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Norris Community Club

Page history last edited by shannon.carter@... 12 years, 10 months ago

Norris Community Club, established 1973  

STORYBOARD:  Norris Community Club.docx 

--by Shannon Carter, PhD

Associate Professor of English

Texas A&M-Commerce

 

Summary: Remix of existing archival footage featuring key challenges and accomplishments in in the first few years of Norris Community Club's activist efforts for social justice, especially with respect to Ivory Moore's role as a founding member and liaison to city and university. 

 

Key Players; Opal Panel, Billy Reed, and Ivory Moore (Commerce, Texas); Allen Hallmark (now in Oregon), Dr. Larry Matthis (now in Colorado), and MacArthur Evans (now in Tyler, Texas)--all three former students and very active in NCC during period featured in documentary. Additional players mentioned in storyboard and likely to contribute to understanding of Ivory Moore and his impact through NCC and elsewhere across town. 

 

        

Above (left to right) Norris Community Club (circa 1976), see Commerce Public Library for details; membership card, Norris Community Club (available in the Northeast Texas Digital Collections); MacArthur Evans, former student activist (now in Tyler, Texas), yearbook photo; Larry Matthis (now Dr. Matthis), yearbook photo (middle), former student activist (now in Colorado).  

 

Overview: NCC was established in 1973 by Commerce citizens in partnership with university students to provide a direct line of communication between Commerce's African American citizens and city and university officials. At the time of the group’s formation, the needs of the Norris Community were many. Commerce had integrated only a few years before (1964), and the Jim Crow laws and customs that limited city services and support for local minority populations continued to choke progress and oppress its citizens residing in an area of town generally referred to as “the hole”: unpaved streets, inadequate street lamps, sewage systems either inadequate or non-existent. The list continues. In a few short years, however, the Norris Community streets were well lit and newly paved, sewage systems had been vastly improved, and Ivory Moore, a founding member of Norris Community Club and leader on campus and in the community, had been elected Commerce’s first African American mayor. He would go on to serve many terms on the Commerce City Council and bring in millions of dollars in grant monies to improve the infrastructure in Norris Community and opportunities for minorities and first-generation students by establishing programs like Upward Bound, Trio Services, and other support. Conditions and opportunities for minorities across the city continued to improve as a result of this productive partnership, which included grant writing, press releases, promotional materials, consciousness raising events, letter writing campaigns, and dozens of other local rhetorical actions to promote change. The proposed remix brings together founding members from NCC, both former students and long-time residents, to discuss group’s origins, goals, and key accomplishments.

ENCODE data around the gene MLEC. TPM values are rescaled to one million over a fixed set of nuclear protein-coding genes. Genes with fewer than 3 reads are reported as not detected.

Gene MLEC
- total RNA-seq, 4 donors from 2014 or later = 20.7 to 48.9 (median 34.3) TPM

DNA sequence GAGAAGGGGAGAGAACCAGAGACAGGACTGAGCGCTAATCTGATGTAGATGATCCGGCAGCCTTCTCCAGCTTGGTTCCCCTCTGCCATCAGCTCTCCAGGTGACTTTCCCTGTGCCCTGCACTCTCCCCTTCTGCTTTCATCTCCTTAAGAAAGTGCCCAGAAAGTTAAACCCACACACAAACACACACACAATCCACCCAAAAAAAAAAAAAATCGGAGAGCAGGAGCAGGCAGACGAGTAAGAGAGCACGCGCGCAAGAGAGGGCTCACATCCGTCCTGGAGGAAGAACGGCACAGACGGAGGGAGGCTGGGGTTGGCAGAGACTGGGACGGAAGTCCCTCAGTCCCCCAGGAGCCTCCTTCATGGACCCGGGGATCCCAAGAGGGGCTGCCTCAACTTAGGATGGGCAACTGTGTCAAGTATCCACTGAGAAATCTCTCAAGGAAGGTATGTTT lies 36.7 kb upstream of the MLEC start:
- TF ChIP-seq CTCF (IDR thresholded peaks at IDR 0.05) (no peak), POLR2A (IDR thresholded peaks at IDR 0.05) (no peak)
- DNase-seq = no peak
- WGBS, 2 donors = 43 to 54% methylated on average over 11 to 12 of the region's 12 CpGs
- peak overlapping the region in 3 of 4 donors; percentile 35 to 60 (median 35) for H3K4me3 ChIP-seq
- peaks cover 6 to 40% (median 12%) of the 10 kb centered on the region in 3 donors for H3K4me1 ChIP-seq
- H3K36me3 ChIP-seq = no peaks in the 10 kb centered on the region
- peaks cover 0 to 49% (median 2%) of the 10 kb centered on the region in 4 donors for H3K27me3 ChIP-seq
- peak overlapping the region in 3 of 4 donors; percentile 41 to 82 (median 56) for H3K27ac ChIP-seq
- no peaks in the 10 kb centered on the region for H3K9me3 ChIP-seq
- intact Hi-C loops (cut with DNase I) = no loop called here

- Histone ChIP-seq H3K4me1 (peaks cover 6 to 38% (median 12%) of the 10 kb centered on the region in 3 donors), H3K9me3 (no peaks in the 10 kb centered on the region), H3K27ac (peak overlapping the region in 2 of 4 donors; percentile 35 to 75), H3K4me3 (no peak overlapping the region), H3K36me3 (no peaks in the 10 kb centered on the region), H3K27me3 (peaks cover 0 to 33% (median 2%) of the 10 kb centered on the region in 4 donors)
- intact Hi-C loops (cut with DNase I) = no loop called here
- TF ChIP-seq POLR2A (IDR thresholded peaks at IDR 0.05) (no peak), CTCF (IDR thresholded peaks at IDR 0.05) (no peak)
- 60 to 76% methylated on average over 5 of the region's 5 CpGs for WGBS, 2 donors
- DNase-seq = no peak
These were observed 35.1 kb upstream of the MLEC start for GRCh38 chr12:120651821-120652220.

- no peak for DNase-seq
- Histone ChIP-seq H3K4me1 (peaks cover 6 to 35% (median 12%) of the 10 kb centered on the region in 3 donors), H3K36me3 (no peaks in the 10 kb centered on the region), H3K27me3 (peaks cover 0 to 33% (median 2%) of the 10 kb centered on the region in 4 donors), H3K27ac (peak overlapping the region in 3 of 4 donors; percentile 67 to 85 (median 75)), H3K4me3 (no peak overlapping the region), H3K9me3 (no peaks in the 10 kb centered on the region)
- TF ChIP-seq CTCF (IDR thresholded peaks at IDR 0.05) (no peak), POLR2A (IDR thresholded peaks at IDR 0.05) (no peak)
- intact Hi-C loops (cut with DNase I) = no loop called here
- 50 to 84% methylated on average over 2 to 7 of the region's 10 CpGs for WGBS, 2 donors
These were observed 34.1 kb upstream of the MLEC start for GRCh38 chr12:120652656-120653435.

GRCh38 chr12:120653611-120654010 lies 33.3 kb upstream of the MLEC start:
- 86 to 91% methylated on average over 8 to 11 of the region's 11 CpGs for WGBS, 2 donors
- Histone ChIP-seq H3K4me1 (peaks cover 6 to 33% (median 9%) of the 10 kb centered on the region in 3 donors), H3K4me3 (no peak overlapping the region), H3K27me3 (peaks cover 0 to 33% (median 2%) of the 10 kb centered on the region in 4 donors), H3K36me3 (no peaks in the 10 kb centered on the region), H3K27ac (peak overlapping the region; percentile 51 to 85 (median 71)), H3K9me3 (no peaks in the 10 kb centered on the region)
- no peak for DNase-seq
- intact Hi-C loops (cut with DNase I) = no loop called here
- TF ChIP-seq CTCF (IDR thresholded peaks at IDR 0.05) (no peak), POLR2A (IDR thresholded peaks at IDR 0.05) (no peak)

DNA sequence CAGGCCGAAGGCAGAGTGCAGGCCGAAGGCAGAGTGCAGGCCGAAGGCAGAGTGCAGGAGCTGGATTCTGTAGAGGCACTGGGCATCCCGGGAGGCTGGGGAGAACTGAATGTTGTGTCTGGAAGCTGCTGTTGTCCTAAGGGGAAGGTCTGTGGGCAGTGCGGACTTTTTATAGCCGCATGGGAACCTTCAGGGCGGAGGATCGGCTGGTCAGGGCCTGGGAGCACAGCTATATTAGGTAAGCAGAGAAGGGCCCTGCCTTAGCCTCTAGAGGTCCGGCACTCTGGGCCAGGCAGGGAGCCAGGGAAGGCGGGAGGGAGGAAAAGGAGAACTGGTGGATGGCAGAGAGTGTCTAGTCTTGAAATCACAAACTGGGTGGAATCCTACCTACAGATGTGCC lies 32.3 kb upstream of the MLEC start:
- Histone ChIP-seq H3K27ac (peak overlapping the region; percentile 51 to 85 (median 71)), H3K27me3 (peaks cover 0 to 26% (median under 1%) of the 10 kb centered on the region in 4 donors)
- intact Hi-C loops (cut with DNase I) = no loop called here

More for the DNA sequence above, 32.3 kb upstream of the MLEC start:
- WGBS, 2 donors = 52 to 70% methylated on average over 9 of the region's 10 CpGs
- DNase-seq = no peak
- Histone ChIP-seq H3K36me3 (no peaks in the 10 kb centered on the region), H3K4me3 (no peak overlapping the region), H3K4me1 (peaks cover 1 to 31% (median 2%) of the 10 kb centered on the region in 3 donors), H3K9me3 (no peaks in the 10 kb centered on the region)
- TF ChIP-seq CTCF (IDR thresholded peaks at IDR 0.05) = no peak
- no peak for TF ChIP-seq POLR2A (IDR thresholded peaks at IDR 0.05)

Allan Hallmark, Dr. Larry Mathis, and McArthur Evans joined the Norris Community Club as university students. Hallmark came to Commerce in 1973 to join the graduate program in Journalism after Vietnam and becoming heavily involved in anti-war demonstrations elsewhere. Evans and Mathis arrived in Commerce in the early 1970s as well—both majored in Criminal Justice.  A few short years later, these former students left Commerce to take positions in other parts of the country (Evans in Tyler, Texas; Mathis in Colorado; Hallmark in Oregon).

 

Opal Pannell and Billy Reed long-time Commerce citizens and residents of the Norris Community. With Ivory Moore, Mac Evans, Larry Mathis, they established NCC in 1973. (see  blackhistory )


              
Read and view more about Moore here and Ivory Moore
Watch excerpts from a longer oral history here.
View additional recordings with Moore here
           

 

Ivory Moore, first African American administrator at Texas A&M-Commerce (then East Texas State University). Arrived in 1972 to begin newly formed position as Director of Minority Affairs. A founding member of Norris Community Club, former Harlem Globe Trotter and high school principal, Moore quickly began making significant changes to Commerce and the University: established Upward Bound, Trio Programs, and other support for minority and first generation students. Became a founding member of Norris Community Club and used his extensive skill as writer to bring in millions of dollars of grants to support local students and citizens–especially with respect to City’s injustices regarding the Norris Community. Unpaved streets, inadequate plumbing and phone services, garbage collection, and police He served on the City Council for many years and as Commerce’s first African American Mayor. 

 

Video would do well to feature voices from former students and community members associated with Norris Community Club on his impact. Who is Ivory moore? What has he done for the campus and the community? 

 

Existing materials:

 

From the 1970s (newspaper clippings, photographs, documents like the NCC Newsletter, minutes from meetings, business cards)

More recently, 

     Norris Community Club reunion, including panel of NCC members joined together on stage for the first time in more than 35 years, a gathering of same and scholars and locals, including mayor and former president of university Keith McFarland, to give Ivory Moore the 2011 Writing Democracy Award. See much excellent footage here.  

      

 

Please see also the initial documentary about the Norris Community at above link.

 


 

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